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Rethinking politics in a new vocabulary, Hans Sluga challenges the firmly held assumption that there exists a single common good which politics is meant to realize. He argues that politics is not a natural but a historical phenomenon, and not a single thing but a multiplicity of political forms and values only loosely related. He contrasts two traditions in political philosophy: a 'normative theorizing' that extends from Plato to John Rawls and a newer 'diagnostic practice' that emerged with Marx and Nietzsche and has found its three most prominent twentieth-century practitioners in Carl Schmitt, Hannah Arendt, and Michel Foucault. He then examines the sources of diagnostic political thinking, analyzes its achievements, and offers a critical assessment of its limitations. His important book will be of interest to a wide range of upper-level students and scholars in political philosophy, political theory, and the history of ideas.Read more
- Advances a new account of politics and political theorizing
- Examines the contrasting traditions of normative and diagnostic political philosophy
- Provides a critical assessment of important political philosophers such as Carl Schmitt, Hannah Arendt, and Michel Foucault
Reviews & endorsements
"The current standing of politics and politicians is low, citizens are disaffected and disengaged, and much writing on politics is empty and abstract. In this important new study Hans Sluga reflects on the nature of politics, and how we might reach a better understanding of it as ‘the care of the common'. It is a compelling read."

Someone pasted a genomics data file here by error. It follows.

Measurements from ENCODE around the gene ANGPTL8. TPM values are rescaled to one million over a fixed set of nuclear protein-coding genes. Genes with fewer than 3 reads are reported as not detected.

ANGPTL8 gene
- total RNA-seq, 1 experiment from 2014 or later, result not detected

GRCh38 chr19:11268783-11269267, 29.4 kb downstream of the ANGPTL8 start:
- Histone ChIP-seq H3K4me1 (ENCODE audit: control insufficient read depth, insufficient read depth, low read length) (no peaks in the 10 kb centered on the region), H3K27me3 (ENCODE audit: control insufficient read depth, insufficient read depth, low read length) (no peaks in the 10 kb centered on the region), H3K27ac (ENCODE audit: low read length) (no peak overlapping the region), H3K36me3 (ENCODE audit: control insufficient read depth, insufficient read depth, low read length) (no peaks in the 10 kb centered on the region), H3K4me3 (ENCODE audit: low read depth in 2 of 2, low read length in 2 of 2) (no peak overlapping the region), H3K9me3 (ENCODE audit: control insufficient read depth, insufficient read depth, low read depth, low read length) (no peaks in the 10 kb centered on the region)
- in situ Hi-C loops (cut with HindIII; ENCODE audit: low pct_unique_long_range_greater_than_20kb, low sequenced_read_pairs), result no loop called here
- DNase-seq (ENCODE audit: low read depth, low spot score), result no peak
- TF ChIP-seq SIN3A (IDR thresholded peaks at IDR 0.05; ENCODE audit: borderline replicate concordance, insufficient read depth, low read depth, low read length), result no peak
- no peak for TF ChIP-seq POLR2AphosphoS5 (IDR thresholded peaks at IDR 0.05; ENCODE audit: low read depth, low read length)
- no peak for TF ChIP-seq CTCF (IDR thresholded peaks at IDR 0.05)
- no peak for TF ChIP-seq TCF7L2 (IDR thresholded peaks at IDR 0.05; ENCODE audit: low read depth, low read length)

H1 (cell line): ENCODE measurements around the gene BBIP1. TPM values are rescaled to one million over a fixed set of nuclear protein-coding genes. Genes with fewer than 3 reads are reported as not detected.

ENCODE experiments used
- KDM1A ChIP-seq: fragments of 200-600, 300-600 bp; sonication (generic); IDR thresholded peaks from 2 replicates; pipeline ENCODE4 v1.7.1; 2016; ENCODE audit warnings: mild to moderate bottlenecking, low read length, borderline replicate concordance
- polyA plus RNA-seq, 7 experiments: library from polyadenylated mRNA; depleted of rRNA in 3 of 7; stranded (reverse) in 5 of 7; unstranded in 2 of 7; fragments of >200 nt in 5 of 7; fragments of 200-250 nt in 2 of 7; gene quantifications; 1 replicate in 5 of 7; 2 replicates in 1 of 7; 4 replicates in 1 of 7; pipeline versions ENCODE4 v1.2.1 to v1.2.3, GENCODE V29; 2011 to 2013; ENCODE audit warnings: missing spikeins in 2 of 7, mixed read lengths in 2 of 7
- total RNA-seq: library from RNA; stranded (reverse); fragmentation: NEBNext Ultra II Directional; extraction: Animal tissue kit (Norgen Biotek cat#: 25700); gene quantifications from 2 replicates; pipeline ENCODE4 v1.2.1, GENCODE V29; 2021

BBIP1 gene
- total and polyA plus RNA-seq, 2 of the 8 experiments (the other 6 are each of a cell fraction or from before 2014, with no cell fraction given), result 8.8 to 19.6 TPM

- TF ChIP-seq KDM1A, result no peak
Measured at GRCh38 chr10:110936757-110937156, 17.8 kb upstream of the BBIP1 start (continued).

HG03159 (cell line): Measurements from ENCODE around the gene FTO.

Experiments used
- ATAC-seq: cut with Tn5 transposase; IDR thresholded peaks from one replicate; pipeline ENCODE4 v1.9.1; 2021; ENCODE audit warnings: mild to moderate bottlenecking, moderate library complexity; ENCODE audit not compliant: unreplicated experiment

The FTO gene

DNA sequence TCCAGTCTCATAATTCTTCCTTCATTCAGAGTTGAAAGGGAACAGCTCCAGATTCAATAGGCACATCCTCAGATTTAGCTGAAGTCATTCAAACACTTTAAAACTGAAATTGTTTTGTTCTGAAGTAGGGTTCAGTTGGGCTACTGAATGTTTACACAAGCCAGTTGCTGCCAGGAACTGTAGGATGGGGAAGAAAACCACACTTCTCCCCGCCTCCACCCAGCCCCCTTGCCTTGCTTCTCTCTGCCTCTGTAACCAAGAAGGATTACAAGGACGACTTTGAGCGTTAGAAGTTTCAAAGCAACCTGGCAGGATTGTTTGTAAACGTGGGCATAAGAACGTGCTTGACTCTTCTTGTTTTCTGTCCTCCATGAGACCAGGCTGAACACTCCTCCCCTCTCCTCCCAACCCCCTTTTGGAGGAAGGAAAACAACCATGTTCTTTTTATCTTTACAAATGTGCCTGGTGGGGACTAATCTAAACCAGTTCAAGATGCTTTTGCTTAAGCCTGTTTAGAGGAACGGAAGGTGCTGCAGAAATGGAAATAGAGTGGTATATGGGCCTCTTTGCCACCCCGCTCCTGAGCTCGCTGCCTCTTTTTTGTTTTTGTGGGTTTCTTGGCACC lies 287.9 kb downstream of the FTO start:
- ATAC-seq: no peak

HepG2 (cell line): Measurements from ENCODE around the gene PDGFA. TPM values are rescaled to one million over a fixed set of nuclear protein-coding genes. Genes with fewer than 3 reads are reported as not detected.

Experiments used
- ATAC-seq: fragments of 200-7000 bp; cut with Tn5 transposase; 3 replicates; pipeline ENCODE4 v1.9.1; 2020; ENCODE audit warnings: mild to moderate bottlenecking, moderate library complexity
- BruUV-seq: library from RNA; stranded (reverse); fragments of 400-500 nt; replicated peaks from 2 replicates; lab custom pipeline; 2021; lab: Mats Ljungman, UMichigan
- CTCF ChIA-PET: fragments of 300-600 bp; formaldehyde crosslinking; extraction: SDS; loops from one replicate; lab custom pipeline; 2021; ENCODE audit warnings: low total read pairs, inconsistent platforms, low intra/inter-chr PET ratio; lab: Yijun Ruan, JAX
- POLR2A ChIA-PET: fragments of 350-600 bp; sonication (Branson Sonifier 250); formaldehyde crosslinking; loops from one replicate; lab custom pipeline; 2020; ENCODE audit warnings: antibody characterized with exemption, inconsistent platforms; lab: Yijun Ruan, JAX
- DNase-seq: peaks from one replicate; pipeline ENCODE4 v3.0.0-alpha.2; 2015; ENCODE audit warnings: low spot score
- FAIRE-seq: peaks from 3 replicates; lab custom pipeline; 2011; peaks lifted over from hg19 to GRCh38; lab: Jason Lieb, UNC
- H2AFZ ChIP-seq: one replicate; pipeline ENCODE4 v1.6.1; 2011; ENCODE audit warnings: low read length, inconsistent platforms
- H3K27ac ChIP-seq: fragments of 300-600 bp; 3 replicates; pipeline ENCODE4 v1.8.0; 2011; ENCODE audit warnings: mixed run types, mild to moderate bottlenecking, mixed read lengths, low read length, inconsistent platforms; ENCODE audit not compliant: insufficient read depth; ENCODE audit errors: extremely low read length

Andrew Gamble, University of Cambridge
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- Date Published: December 2014
- format: Hardback
- isbn: 9781107068469
- length: 272 pages
- dimensions: 235 x 157 x 20 mm
- weight: 0.5kg
- contains: 3 b/w illus. 2 tables
- availability: In stock
Table of Contents
Part I. The Search for the Common Good: Beyond the Normative and the Natural:
1. From normative theory to diagnostic practice
2. The failings of political naturalism
3. The historization of politics
4. 'The time is coming when we will have to relearn about politics'
Part II. Three Diagnostic Thinkers in Pursuit of the Common Good:
5. Carl Schmitt: 'all essential concepts are not normative but existential'
6. Hannah Arendt: 'does politics still have a meaning?'
7. Michel Foucault: 'could you define the sense you give the word 'political'?'
Part III. The Fragility of the Common Good:
8. 'A fundamental change in political paradigms'
9. Politics as a domain of uncertainty
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